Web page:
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Kaikohe facts for kids

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Country New Zealand
Region Northland Region
District Far North District
 (June 2016)
 • Total 4,400

Kaikohe is a town in the Far North District of New Zealand, situated on State Highway 12 about 260 km from Auckland. It is the largest inland town and highest community above sea level in the Northland Region. With a population of just under 4000 people it is a shopping and service centre for an extensive farming district and is sometimes referred to as "the hub of the north"


The town is situated on a relatively level site surrounded mainly by undulating plains and is nearby many former sites including Nga Huha, Pouerua, Te Rua-hoanga, Ngaungau, Kaiaia, Te Tou o Roro, Taka-poruruku, Tapa-huarau, Nga Puke-pango, Maunga-turoto, and Maunga-kawakawa. On the western edge of town, Kaikohe Hill rises 300 m above sea level, allowing views of the imposing sand dunes on the Hokianga Harbour to the west, farmlands to the east and south toward Mount Hikurangi (625 m).

To the north of the Putahi volcanic ridge is Lake Omapere, five km in length, but only two to three metres deep. Around five km to the east is the small village of Ngawha Springs, where hot water springs rise to the surface from the Ngawha geothermal field, and where the Northland Region Corrections Facility is situated.

There are several volcanic scoria cones in the area, which are part of the Kaikohe-Bay of Islands volcanic field.


Early History

Originally a Māori village called Opango, Kaikohe is recognised as being the very heart of the culture of the great Ngāpuhi iwi. In the early 19th century a rival Māori tribe raided the village and fugitives subsisted among the Kohekohe (a native tree) groves on Tokareireia (Kaikohe Hill). After the incident, the village became known as Kaikohekohe (kai meaning food) but was later shortened to Kaikohe.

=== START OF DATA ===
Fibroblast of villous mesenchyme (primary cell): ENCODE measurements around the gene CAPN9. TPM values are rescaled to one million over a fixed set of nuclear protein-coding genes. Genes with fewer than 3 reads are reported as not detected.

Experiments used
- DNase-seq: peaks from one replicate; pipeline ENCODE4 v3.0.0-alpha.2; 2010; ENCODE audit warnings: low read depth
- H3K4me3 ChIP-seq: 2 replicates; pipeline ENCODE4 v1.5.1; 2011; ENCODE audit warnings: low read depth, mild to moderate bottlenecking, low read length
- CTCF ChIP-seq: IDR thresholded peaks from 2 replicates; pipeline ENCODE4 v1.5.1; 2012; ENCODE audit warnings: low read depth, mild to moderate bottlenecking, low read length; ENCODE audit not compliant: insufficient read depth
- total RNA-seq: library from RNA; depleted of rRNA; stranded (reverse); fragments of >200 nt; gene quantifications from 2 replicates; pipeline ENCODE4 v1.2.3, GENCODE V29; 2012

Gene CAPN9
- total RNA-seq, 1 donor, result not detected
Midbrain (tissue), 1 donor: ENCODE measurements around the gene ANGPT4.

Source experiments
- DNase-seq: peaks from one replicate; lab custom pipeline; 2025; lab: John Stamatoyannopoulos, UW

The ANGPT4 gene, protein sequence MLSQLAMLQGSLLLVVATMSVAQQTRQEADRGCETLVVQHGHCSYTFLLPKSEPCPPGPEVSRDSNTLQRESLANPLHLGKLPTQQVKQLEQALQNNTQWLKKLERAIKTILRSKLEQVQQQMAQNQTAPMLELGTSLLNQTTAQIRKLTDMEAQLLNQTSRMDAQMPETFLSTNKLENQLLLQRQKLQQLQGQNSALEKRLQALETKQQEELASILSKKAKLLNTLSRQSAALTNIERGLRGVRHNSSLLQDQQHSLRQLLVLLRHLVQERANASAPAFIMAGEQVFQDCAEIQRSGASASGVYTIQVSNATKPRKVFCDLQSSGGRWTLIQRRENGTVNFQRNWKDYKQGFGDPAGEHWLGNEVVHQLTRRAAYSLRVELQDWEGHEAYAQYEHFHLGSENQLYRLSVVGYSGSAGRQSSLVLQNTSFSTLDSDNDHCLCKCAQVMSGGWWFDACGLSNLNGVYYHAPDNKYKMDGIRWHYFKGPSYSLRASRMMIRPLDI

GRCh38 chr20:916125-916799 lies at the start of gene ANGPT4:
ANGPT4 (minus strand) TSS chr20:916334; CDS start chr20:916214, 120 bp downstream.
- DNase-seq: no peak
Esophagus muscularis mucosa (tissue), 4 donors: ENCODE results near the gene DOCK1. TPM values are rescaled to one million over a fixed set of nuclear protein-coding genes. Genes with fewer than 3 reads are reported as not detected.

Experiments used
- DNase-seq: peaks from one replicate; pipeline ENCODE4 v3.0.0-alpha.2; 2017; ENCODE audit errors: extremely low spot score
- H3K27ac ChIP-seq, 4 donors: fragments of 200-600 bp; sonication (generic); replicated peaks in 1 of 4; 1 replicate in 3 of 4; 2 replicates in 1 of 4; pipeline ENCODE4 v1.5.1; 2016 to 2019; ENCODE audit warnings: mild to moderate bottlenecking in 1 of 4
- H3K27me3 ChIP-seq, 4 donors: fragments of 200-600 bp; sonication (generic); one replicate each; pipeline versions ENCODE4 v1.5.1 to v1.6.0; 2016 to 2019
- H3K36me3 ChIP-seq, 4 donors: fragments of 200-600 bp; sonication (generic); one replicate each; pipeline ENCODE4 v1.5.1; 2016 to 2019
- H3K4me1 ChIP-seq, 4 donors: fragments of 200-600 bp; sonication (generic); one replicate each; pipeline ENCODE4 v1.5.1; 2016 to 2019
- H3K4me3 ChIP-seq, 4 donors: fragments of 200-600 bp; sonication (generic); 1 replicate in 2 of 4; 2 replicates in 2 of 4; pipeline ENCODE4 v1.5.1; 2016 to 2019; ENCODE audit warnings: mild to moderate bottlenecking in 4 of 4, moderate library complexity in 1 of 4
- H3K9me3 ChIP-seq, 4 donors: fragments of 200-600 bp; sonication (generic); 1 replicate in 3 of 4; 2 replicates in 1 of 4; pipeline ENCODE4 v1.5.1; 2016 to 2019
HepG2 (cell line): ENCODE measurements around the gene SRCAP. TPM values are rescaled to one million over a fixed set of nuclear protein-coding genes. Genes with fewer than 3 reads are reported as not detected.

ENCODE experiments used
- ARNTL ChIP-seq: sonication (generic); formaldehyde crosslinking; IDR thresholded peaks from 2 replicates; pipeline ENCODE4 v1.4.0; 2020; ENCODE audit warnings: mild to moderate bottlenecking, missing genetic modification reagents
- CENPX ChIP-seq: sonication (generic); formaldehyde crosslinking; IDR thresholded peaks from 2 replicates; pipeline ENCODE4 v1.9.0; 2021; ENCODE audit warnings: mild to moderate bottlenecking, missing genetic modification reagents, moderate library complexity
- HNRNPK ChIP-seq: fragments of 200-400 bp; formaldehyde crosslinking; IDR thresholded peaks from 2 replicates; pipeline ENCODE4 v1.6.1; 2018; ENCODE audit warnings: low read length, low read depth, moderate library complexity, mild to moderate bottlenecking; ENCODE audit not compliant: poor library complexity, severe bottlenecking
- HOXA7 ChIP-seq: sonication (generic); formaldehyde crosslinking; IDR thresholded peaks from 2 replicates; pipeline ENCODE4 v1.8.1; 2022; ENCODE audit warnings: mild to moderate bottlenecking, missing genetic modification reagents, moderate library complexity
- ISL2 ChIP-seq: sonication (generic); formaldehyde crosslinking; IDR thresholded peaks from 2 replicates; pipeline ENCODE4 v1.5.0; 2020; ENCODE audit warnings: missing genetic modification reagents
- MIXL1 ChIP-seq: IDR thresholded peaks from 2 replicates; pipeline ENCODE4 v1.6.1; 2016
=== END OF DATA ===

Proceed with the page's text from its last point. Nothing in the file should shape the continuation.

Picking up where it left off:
Battles during the Flagstaff War (also known as 'Hone Heke's Rebellion') were fought around Kaikohe: at Hone Heke's Pā at Puketutu on the shores of Lake Omapere; followed by a battle at Te Ahuahu; with the warriors of Te Ruki Kawiti fighting the Battle of Ohaeawai. St. Michael's Anglican Church in nearby Ngawha Springs was built on the site of the pā at which the battle took place. The warrior chief Hone Heke settled in Kaikohe after fighting ceased, and died there in 1850. His grand-nephew Hone Heke Ngapua, MP for Northern Maori, also lived in Kaikohe. In April 1911, a monument to him was unveiled on Kaikohe Hill by Sir Tui Carroll, acting Prime Minister. A park in the town is dedicated to Rawiri Taiwhanga who has a very strong claim to being New Zealand's first commercial dairy farmer. He milked a herd of cows and sold butter in 1834.

Aperahama Church Kaikohe
The Aperahama Church, named after Aperahama Te Awa who is buried in the churchyard.

To the west of the town is the Aperahama Anglican Church, named after Aperahama Te Awa. It was opened in 1885, a year after his death, and he is buried in the churchyard. It is on the site of an earlier church, built in 1837, and the existing memorial gates were erected and dedicated for that earlier church. The building is registered as a place ".... of special or outstanding historical or cultural heritage significance or value...." by Heritage New Zealand.